Playing 5 Card Draw
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Learn the basics of poker. Using the standard 4-suit 52-card deck, there are many variations of the game. For example, the ace normally plays high, but can sometimes play low (as the one card). A joker or other wild cards may be agreed upon. At the end of a game at the showdown, those players still remaining compare their hands according to the hand rankings (explained below). Suits are not used to break ties, nor are cards beyond the fifth (don’t draw to break the tie); only the best five cards in each hand are used in the comparison. In the case of a tie, the pot is split equally among the tied/winning hands.
Wild cards introduce an additional hand, “five of a kind,” which normally ranks above a “straight flush”. When a joker is in play, it usually can only be used as (1) an ace or to (2) complete a straight or flush. It is not used as a true wild card.
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Print out a ranking of the poker hands and memorize the hands. Become familiar with the names and meanings of poker hands and their variations. The person who wins is the person with the highest-valued hand. You can’t win, if you don’t know which hands will take the pot. If two players have hands with the same name (e.g. two “full houses”) or no one has an obviously winning hand, then the player with the single highest value card in their hand wins (Ace is normally the highest).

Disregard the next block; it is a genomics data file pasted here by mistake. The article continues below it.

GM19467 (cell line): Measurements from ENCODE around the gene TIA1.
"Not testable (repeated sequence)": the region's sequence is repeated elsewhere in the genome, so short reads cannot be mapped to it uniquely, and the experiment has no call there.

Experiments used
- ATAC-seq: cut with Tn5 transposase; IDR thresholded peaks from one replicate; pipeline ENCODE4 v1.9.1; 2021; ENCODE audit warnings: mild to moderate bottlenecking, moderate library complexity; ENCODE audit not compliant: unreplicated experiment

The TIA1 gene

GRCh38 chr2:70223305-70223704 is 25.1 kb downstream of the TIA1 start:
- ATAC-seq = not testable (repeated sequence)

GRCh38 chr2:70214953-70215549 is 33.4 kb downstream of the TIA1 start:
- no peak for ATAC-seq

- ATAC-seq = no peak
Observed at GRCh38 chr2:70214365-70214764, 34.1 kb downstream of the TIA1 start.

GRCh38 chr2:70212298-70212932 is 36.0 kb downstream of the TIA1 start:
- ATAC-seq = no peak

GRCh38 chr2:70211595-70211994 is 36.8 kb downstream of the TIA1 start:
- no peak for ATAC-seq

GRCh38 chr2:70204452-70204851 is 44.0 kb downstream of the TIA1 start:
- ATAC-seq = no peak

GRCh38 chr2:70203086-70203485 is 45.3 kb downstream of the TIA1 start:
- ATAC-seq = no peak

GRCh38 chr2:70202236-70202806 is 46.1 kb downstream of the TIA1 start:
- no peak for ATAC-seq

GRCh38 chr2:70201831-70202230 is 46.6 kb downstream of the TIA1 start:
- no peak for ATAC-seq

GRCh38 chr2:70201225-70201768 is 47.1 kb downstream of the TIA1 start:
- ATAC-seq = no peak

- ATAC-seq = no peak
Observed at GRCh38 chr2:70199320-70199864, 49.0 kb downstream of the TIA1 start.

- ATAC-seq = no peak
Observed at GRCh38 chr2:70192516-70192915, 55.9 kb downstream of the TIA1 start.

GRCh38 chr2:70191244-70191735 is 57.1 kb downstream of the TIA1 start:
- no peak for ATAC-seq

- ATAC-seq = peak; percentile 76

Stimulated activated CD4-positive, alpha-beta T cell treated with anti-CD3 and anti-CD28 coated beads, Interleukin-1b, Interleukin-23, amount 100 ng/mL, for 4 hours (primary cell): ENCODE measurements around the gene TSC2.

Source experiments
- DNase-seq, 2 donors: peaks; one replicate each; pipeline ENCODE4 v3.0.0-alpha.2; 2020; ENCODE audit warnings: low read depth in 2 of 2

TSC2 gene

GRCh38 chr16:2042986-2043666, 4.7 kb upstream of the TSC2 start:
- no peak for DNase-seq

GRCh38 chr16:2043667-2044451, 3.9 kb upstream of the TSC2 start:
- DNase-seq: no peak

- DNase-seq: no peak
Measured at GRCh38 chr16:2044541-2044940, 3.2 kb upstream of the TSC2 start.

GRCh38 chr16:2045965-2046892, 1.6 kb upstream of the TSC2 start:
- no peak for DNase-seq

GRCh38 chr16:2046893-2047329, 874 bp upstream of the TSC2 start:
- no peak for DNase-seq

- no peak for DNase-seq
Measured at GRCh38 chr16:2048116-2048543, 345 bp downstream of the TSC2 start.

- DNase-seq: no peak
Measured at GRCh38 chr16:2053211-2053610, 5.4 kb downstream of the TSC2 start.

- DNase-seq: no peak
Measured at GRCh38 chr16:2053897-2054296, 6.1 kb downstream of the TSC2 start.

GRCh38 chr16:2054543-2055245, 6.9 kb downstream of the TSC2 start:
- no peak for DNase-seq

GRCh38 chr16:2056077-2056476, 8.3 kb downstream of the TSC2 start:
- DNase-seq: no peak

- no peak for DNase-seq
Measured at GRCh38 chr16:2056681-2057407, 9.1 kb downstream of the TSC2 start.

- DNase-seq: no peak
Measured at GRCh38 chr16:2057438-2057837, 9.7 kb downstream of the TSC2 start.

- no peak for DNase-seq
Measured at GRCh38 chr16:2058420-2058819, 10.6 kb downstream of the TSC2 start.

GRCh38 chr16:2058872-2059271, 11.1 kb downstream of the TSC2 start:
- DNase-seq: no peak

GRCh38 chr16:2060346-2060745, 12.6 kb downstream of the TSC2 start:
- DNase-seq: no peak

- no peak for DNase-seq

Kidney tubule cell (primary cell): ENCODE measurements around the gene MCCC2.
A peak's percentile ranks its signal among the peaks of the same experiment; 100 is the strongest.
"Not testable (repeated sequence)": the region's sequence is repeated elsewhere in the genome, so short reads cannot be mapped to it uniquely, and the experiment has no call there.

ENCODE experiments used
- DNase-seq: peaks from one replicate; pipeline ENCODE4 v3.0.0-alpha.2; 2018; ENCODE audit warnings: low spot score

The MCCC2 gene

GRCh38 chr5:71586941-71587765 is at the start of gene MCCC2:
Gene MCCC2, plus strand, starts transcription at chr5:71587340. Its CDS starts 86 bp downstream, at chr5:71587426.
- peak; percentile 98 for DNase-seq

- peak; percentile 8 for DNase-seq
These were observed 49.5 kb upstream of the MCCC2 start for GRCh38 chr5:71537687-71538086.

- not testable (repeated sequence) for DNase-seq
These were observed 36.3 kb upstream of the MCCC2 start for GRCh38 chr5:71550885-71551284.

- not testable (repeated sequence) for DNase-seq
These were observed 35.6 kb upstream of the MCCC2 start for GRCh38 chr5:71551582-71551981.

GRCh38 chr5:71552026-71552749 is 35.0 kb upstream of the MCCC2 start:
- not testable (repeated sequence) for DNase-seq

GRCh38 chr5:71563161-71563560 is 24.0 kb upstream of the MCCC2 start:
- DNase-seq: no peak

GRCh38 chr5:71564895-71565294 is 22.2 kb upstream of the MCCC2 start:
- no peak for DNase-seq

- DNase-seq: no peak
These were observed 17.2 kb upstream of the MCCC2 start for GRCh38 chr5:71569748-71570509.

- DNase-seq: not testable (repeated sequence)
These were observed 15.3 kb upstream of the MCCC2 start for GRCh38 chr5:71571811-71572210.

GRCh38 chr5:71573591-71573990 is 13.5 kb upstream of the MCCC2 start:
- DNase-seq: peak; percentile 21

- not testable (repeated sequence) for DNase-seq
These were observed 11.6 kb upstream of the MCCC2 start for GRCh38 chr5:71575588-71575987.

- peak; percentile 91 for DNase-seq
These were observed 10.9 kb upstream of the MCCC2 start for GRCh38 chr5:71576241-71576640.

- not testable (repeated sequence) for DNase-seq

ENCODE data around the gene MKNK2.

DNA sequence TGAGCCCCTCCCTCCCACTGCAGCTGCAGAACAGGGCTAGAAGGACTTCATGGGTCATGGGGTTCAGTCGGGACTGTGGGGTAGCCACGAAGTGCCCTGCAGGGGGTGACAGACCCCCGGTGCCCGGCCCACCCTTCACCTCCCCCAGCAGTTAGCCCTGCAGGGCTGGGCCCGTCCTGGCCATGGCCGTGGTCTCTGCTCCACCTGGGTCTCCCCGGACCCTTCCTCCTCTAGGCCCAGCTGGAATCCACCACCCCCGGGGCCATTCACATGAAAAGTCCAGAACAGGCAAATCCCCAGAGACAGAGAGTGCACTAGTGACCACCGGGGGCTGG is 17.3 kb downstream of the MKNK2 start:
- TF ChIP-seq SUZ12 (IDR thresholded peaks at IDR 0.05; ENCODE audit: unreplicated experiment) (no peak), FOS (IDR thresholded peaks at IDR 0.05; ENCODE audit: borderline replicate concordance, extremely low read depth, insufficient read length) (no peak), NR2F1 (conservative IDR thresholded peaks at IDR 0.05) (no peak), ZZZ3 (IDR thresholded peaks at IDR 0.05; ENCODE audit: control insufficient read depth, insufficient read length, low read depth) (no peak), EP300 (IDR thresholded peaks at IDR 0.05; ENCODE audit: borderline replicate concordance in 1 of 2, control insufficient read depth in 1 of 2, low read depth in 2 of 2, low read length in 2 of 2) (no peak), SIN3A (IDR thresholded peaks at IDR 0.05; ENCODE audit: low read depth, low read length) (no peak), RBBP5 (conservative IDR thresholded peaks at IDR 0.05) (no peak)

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Chip in. Place an “ante” (pronounced ant-ee), the minimum or “token bet”, “pay to play,” into the pot (usually a spot at the center of the table, although you can use a container/pot, if you wish). Every player places an agreed, equal amount of whatever your currency (poker chips, coins, bills, items of agreed value…). Whoever wins takes it all.
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Deal or be dealt with. After shuffling (showing off), the dealer distributes the cards face down starting with the player to his or her immediate left and continuing clockwise, one card at a time until everyone has five cards. The deck is placed in the middle of the table.
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Look at your cards. Keep them close (some people like to put them in order), while everyone else looks at theirs. This is the time to evaluate how strong your hand is. Players often show the strength of their hand with a “tell”. Some tells include shallow breathing, lack of eye contact or more than usual, facial muscle flexes (to relax or cover-up a smile), neck tension, rapid plush seen in the neck or temple, etc. Trying to deduce these will give you a better chance to know who seems thrilled or disappointed when reacting to cards. Keep your usual “poker face”; don’t show a response. Some players wear large sunshades, a hat pulled low, a neck scarf to cover muscle tension, and try to have deadpan facial expressions and to conceal reactionary breathing/gasping.